Moreover, whilst exploratory sessions (or scrambles) are a rich way in which to generate session outcomes, they require quite a high level of coaching skill to plan and guide. In my mind. the very best advice we can give new coaches is to choose clear outcomes or foci for their sessions. In fact, the advice that I give my first year students more often than not is to be as specific as they can be about their outcomes. In my mind, their session design (which is at the most basic level what coaching requires) flows from the articulation of an outcome. Their individual exercises should contribute to that outcome, and that outcome is what keeps them focused in their session. Once they have coached to a number of specific outcomes, they can start to articulate little more around their philosophy. Especially those of us who work with the youngest children should think extra hard around their outcomes and the key (technical) takeaways - as Richard illustrates in his 'Zoo Coaching Exercise'. Those children are learning fundamental movement skills from you, their coach, that will affect them for the rest of their lives, and that core learning has to be planned around clearly articulated outcomes (even if we are not sure how we will measure / assess their learning).

If we have to stay with the idea of assessment for learning, a key reflective question we may ask inexperienced coaches might be: 'how do you know you have met your outcomes?' We could then mentor those coaches into a mindset where outcomes matter, and they question their own coaching pedagogy. In other words, 'am I using the best tools at my disposal to get to the outcome I am pursuing'. Again, Richard's article is rich (pardon the pun) in suggestions around this. Whilst acknowledging that accurate measurement is hard, I encourage my students to think around ARTICULATE; DEMONSTRATE; DO (ADD if you like). By which I mean that by the end of the session I would want: ALL participants to be able to Articulate what the session outcome was; MOST participants to be able to Demonstrate the session outcome in isolation; and SOME to be able to perform the outcome in context. Given the nonlinear nature of skill learning (let alone game sense and tactics) this is nowhere near a suggestion that learning has definitely occurred, but a decent suggestion that they have been coached to clear outcomes.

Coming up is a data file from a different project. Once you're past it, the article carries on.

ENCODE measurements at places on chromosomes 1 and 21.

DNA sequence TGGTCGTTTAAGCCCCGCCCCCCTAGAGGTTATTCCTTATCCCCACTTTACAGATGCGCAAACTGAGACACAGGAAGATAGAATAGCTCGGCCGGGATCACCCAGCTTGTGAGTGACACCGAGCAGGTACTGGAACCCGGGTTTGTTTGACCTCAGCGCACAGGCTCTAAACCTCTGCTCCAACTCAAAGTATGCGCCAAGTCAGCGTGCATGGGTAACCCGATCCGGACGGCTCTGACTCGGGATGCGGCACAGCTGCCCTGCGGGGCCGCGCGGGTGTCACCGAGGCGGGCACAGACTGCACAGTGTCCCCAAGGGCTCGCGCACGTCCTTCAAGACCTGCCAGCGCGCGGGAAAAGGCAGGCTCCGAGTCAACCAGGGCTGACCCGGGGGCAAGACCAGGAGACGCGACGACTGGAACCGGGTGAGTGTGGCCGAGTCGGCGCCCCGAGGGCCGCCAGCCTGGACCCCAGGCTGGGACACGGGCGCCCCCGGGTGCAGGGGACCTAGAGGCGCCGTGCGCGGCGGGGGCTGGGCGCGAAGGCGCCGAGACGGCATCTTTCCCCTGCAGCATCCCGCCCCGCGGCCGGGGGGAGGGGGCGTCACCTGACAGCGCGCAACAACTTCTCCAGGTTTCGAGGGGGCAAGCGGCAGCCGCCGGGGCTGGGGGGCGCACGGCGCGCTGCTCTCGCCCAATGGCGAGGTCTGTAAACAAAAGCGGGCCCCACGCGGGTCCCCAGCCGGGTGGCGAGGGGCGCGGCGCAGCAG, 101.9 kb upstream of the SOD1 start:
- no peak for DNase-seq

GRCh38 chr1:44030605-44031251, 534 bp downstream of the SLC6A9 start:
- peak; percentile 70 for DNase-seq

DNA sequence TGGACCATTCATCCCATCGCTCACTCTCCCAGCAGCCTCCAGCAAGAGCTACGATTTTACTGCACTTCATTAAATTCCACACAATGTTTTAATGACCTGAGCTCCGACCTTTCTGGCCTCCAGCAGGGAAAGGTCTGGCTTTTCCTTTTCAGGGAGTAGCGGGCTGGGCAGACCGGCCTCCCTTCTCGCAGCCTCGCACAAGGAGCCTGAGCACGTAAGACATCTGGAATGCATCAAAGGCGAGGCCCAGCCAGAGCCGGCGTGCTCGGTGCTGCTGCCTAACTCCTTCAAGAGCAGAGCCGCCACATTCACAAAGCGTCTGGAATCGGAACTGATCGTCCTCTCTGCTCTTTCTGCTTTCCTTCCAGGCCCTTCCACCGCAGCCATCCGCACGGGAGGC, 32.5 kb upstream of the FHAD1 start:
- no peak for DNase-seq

09/02/18
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juanmartinestebangmailcomU14GSHB9

Richard, I read the blog, and the comments. (English is not my original language, so sorry if I understand wrong or I express wrong)
At this moment I think more like Dan.
I think you have to plan your session, the outcomes, but you have to be open to thinks that can appear, and to change if might be need. We have to be flexible in that way. If we are centered in the player, we can't impose our outcomes to them.
We have to be always prepare for different scenarios, and plan our behavior.
Other think I don't understand of the article, is the video of the hockey session. I don't understand the second part of the session. I don't feel that'll engage a player.
An also, what I think now, In my background of many years as rugby coach, is that in the demonstration, you have to give the players the option of found their own solutions. Even in basic skills. At this time, I don't believe very mucha in closes drills, I believe that everything have to be practice in context, with decision making. Giving the boys the option to create.
Regards

24/10/19